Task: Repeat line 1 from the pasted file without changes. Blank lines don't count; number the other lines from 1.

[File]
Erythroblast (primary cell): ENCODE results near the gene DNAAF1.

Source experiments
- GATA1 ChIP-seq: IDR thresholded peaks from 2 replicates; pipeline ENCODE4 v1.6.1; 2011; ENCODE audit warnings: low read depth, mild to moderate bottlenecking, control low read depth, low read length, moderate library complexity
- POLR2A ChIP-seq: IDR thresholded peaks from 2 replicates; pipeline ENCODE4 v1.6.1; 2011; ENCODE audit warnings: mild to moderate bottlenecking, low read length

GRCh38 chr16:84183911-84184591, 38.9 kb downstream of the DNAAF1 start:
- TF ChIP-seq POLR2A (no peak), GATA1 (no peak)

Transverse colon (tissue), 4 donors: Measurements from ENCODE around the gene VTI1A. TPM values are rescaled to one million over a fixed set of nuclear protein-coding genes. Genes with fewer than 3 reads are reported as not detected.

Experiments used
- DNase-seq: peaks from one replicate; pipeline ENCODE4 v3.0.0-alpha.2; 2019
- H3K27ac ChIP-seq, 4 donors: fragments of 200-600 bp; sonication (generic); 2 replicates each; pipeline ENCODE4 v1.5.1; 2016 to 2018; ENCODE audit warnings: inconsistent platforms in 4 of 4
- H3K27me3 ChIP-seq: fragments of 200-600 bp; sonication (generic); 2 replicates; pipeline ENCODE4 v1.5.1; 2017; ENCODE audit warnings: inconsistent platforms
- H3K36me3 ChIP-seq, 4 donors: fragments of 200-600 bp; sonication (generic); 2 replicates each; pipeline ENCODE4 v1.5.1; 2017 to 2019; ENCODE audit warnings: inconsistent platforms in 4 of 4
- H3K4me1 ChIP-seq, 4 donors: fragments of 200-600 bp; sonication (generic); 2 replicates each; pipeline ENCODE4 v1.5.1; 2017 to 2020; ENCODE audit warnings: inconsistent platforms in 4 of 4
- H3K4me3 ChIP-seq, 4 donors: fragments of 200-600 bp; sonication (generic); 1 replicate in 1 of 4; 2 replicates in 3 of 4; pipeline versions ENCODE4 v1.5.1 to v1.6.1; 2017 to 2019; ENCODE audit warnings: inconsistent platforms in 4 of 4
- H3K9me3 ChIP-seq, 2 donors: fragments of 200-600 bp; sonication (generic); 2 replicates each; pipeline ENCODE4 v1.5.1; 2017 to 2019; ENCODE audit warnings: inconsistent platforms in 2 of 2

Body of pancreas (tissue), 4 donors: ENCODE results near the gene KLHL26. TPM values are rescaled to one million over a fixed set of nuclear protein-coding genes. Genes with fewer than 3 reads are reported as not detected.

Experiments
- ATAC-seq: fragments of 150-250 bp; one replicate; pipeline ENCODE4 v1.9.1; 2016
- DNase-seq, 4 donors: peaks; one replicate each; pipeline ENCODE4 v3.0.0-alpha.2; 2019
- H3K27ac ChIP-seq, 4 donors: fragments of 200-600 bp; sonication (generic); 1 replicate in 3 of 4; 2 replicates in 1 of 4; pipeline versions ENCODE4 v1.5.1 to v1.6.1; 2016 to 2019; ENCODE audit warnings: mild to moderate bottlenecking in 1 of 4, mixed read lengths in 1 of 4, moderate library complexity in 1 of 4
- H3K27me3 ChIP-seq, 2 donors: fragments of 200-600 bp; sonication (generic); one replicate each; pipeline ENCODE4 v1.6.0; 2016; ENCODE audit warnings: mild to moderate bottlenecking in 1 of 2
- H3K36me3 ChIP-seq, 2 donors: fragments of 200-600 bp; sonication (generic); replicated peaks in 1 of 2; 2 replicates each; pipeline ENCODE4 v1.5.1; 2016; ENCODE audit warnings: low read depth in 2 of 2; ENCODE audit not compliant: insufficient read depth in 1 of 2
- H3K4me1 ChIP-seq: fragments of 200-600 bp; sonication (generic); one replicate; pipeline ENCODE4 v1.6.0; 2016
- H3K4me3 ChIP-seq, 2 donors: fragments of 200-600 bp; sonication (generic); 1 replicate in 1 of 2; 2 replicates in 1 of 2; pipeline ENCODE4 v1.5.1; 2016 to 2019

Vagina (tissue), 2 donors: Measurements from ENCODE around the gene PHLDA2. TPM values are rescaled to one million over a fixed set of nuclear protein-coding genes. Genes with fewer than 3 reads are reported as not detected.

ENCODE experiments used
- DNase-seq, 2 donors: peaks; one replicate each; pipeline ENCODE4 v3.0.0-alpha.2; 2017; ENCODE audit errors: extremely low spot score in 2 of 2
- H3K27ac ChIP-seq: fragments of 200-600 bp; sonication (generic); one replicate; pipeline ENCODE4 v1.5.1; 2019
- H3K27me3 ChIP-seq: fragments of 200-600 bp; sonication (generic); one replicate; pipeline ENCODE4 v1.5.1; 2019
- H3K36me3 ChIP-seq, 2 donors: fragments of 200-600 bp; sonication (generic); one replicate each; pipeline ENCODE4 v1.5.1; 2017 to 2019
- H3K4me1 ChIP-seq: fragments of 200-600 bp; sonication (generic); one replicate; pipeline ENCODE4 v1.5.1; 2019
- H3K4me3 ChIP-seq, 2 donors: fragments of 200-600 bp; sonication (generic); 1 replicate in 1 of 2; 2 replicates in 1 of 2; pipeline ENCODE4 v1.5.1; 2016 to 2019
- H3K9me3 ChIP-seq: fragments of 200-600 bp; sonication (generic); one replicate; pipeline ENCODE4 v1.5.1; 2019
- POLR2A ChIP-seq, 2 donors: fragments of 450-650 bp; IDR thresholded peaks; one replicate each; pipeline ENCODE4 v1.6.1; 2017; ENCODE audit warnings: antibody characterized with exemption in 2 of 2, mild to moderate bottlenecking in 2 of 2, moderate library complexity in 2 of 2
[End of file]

Erythroblast (primary cell): ENCODE results near the gene DNAAF1.